British novelist Margaret Drabble. She made a name for herself in the early 60's as one of the first woman writers to make domestic life the focus of her novels. But after the publication of "The Middle Ground" in 1980, Drabble took a seven-year break from fiction to concentrate on revising "The Oxford Companion to English Literature." Since then she has published two more novels, "The Radiant Way" and "A Natural Curiosity," which reflect a shift in focus to more external, societal concerns.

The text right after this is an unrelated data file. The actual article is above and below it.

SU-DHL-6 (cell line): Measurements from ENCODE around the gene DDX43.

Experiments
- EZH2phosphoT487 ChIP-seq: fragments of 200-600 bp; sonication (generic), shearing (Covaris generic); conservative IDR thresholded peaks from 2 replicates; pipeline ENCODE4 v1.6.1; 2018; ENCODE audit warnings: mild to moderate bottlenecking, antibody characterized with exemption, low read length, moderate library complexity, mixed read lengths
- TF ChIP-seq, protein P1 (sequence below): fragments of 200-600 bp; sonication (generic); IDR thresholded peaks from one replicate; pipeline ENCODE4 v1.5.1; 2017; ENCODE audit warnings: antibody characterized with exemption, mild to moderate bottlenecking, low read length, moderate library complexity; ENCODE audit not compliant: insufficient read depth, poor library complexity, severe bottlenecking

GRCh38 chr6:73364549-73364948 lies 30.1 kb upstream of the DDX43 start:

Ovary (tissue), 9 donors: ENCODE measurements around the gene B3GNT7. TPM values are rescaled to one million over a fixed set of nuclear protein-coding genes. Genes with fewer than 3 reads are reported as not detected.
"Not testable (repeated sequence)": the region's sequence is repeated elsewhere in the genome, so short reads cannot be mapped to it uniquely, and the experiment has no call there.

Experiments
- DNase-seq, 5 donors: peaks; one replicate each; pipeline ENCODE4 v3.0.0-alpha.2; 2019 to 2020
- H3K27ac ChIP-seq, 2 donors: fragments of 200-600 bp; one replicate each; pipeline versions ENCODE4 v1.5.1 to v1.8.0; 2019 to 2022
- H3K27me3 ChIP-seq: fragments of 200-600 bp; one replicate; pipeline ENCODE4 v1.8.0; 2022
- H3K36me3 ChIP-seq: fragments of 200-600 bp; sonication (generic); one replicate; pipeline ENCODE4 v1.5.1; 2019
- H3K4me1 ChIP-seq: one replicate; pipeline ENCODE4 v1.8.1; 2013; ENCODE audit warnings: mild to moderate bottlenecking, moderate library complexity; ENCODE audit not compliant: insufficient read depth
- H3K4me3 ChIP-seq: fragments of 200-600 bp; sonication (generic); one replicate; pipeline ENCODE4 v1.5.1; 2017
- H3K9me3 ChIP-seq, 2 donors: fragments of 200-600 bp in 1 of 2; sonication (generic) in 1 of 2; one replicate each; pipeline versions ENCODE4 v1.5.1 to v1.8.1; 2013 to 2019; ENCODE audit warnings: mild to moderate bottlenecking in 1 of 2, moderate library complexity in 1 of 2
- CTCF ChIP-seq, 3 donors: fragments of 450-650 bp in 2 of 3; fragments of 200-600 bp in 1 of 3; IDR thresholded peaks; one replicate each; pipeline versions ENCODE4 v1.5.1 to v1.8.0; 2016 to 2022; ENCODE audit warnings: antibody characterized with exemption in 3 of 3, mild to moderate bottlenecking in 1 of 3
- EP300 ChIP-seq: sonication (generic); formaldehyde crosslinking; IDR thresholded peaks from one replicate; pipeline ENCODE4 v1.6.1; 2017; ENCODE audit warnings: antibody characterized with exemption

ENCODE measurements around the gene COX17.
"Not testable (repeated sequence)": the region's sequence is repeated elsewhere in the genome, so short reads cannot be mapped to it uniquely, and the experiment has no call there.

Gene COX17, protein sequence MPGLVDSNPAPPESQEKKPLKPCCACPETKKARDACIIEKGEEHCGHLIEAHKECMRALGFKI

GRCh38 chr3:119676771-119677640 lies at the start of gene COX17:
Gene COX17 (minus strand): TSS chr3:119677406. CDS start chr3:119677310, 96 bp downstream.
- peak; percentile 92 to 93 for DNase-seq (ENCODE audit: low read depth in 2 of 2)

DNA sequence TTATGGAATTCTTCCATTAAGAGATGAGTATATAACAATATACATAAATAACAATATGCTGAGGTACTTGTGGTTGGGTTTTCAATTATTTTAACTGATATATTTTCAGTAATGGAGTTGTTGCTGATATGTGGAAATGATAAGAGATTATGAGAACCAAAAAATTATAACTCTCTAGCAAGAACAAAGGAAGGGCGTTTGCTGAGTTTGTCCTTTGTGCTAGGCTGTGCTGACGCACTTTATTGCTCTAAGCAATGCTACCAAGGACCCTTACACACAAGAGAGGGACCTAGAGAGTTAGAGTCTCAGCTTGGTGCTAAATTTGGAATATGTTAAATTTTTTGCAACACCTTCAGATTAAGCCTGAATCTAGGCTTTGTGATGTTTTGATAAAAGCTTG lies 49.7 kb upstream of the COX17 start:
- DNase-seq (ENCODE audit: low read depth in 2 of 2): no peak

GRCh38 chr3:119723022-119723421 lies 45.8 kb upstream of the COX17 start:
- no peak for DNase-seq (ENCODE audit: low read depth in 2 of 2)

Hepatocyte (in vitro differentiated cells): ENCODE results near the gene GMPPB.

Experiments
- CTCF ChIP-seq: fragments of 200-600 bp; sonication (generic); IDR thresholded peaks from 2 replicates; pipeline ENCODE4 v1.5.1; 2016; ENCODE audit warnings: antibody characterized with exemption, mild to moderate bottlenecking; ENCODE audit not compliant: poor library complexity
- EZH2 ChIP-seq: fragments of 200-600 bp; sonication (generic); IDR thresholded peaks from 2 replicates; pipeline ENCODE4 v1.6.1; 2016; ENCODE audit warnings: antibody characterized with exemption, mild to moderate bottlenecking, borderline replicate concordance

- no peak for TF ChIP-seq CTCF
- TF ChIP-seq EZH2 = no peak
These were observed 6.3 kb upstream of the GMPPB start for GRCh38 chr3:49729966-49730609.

Biographer Michael Holroyd. His 1988 book "The Search for Love," on the early life of George Bernard Shaw, was called one of the "three great literary biographies of the century." Holroyd continues Shaw's biography in the second volume titled "The Pursuit of Power." In it, Holroyd writes about Shaw's hard-won battle for success in the London theatre. And he details Shaw's political battles for Fabian socialism and Irish Home Rule. Holroyd established his reputation as a biographer with a two volume book on the life of Lytton Strachey.